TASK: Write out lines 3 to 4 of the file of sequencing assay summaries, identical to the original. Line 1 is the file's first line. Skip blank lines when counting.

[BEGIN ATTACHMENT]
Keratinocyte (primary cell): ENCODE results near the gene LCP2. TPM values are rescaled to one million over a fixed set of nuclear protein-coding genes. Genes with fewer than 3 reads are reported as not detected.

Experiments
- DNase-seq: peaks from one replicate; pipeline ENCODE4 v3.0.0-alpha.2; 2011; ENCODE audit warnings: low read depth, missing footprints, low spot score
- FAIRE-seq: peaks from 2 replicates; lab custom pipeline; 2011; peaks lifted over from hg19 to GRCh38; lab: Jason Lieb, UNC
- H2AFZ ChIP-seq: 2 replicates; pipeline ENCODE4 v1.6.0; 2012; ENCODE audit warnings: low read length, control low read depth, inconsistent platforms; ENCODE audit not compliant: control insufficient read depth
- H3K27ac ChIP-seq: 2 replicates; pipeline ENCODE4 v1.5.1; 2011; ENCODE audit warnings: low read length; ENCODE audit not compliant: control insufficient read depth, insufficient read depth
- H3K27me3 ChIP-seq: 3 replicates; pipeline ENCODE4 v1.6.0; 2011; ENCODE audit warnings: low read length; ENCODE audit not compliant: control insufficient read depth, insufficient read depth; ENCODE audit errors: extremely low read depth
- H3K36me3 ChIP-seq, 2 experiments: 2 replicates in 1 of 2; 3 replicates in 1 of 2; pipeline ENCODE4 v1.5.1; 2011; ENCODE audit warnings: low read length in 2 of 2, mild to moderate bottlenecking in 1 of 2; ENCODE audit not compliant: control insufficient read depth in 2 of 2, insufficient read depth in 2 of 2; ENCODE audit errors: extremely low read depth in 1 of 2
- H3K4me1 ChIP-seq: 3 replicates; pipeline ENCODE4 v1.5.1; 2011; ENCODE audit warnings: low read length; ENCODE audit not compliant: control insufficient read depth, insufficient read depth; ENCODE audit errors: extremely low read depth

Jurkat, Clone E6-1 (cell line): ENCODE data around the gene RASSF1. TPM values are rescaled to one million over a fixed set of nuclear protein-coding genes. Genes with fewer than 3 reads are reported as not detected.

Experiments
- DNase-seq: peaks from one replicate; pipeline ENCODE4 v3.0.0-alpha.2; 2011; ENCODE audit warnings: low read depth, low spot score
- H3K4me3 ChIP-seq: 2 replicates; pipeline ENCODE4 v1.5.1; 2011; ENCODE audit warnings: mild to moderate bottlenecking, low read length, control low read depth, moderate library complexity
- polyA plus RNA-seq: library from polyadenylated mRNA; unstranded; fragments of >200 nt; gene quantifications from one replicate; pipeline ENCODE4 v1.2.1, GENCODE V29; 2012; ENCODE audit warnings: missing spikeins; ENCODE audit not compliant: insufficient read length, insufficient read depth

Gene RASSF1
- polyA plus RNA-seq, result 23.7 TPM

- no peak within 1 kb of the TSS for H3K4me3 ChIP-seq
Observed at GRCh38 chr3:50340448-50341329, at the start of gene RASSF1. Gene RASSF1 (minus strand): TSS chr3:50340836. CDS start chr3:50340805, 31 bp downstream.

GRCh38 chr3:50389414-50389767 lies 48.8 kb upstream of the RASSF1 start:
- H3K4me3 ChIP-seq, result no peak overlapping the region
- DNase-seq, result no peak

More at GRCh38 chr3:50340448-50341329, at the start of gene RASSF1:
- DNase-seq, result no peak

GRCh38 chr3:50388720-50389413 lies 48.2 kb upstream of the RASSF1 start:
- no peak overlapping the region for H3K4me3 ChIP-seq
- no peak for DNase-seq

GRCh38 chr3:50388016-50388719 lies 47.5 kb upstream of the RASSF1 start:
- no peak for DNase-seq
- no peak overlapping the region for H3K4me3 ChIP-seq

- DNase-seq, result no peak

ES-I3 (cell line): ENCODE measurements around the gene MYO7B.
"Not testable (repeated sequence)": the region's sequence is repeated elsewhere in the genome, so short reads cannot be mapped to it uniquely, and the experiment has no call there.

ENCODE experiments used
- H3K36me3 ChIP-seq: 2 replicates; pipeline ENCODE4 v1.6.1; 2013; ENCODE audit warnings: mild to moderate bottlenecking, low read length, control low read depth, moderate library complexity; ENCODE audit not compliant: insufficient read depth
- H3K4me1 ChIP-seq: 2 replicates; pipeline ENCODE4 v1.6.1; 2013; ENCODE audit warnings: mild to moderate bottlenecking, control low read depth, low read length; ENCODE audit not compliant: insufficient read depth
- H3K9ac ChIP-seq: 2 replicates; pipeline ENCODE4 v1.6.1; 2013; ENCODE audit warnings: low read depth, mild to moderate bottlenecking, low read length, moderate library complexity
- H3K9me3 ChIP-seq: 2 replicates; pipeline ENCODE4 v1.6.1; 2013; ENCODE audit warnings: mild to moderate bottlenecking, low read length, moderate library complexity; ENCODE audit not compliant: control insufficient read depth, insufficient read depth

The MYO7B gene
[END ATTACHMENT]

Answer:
- DNase-seq: peaks from one replicate; pipeline ENCODE4 v3.0.0-alpha.2; 2011; ENCODE audit warnings: low read depth, missing footprints, low spot score
- FAIRE-seq: peaks from 2 replicates; lab custom pipeline; 2011; peaks lifted over from hg19 to GRCh38; lab: Jason Lieb, UNC